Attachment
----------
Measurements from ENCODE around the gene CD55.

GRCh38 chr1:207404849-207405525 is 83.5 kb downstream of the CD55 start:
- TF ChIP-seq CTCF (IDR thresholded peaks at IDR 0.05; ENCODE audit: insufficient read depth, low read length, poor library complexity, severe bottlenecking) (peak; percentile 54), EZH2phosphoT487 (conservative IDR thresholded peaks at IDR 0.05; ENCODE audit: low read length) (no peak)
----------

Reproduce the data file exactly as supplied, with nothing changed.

Measurements from ENCODE around the gene CD55.

GRCh38 chr1:207404849-207405525 is 83.5 kb downstream of the CD55 start:
- TF ChIP-seq CTCF (IDR thresholded peaks at IDR 0.05; ENCODE audit: insufficient read depth, low read length, poor library complexity, severe bottlenecking) (peak; percentile 54), EZH2phosphoT487 (conservative IDR thresholded peaks at IDR 0.05; ENCODE audit: low read length) (no peak)